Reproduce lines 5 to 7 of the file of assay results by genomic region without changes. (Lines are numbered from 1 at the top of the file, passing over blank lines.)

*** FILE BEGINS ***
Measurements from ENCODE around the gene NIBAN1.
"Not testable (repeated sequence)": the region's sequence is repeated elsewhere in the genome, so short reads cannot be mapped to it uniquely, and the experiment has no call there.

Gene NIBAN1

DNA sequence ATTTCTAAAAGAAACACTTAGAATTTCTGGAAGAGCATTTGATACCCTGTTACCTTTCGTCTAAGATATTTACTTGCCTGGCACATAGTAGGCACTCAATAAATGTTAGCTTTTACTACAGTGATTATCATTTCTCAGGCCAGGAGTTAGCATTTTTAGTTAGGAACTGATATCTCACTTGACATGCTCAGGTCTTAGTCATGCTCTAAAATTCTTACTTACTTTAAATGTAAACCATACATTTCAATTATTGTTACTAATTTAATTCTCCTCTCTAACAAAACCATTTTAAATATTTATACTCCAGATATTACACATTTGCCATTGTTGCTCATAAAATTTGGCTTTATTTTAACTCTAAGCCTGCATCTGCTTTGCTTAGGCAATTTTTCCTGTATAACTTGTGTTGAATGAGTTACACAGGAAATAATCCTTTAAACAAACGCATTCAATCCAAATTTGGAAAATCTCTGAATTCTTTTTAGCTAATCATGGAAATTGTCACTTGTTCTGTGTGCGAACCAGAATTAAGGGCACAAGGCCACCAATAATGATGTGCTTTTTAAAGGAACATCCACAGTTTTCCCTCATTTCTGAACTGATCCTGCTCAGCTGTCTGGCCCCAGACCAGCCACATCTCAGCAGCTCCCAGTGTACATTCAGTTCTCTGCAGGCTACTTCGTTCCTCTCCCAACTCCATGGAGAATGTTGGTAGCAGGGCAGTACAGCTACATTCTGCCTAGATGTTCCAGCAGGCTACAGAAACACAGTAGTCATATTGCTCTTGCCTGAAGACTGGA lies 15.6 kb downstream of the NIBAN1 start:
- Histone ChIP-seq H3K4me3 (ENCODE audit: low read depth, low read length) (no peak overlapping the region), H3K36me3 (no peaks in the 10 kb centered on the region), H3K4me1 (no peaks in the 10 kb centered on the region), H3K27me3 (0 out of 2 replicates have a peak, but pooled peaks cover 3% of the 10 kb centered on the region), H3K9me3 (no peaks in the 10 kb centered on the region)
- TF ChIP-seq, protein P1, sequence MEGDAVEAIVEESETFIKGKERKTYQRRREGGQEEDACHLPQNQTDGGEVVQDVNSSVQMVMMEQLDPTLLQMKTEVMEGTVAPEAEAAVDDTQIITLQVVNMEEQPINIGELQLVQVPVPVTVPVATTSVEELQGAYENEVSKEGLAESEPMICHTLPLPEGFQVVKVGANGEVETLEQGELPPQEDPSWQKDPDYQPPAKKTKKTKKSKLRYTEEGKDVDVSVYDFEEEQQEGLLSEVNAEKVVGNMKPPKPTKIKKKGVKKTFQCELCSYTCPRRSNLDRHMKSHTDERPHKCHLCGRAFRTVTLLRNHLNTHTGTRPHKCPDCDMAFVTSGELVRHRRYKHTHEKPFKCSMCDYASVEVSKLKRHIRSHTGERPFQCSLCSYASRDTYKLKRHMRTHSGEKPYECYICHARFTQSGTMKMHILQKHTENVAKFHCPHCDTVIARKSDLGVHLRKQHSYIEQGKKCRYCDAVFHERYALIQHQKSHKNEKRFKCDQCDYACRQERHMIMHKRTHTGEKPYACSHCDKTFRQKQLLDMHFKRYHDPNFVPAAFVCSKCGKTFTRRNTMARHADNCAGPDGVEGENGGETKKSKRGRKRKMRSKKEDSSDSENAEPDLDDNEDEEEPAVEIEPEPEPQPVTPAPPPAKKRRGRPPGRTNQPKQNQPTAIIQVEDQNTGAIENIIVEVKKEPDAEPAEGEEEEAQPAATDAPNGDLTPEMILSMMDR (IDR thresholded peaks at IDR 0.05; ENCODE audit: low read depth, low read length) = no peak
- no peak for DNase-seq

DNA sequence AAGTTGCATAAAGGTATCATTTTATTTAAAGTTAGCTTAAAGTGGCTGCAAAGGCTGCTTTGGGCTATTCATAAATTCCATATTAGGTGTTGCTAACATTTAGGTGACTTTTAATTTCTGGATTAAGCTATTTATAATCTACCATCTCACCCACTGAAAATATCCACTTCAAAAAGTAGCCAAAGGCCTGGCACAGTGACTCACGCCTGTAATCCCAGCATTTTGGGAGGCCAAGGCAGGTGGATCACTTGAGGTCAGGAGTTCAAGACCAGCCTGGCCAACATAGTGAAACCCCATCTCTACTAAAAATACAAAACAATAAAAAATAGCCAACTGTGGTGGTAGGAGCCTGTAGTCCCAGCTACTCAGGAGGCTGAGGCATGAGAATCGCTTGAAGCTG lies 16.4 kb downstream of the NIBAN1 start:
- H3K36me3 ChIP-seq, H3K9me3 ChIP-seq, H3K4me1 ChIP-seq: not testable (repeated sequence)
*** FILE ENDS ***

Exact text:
- Histone ChIP-seq H3K4me3 (ENCODE audit: low read depth, low read length) (no peak overlapping the region), H3K36me3 (no peaks in the 10 kb centered on the region), H3K4me1 (no peaks in the 10 kb centered on the region), H3K27me3 (0 out of 2 replicates have a peak, but pooled peaks cover 3% of the 10 kb centered on the region), H3K9me3 (no peaks in the 10 kb centered on the region)
- TF ChIP-seq, protein P1, sequence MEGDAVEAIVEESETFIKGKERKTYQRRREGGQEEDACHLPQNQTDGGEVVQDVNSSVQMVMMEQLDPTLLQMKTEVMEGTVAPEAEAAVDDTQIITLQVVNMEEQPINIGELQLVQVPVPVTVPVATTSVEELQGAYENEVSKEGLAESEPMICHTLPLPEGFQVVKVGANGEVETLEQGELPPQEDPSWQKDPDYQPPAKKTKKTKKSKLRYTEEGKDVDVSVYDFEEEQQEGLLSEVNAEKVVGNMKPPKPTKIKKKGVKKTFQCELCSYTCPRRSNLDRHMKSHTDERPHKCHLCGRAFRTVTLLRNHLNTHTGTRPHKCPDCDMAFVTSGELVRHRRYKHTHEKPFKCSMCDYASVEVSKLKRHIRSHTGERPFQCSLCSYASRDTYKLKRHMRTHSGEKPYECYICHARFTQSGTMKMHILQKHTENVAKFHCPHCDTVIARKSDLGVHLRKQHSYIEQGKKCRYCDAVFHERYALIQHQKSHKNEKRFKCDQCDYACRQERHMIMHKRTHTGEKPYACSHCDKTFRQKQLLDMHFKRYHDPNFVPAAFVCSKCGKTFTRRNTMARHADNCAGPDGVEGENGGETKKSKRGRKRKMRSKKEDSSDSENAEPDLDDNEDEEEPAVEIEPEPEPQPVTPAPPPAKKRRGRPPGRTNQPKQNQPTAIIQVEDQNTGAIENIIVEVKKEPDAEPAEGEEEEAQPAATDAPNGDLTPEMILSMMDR (IDR thresholded peaks at IDR 0.05; ENCODE audit: low read depth, low read length) = no peak
- no peak for DNase-seq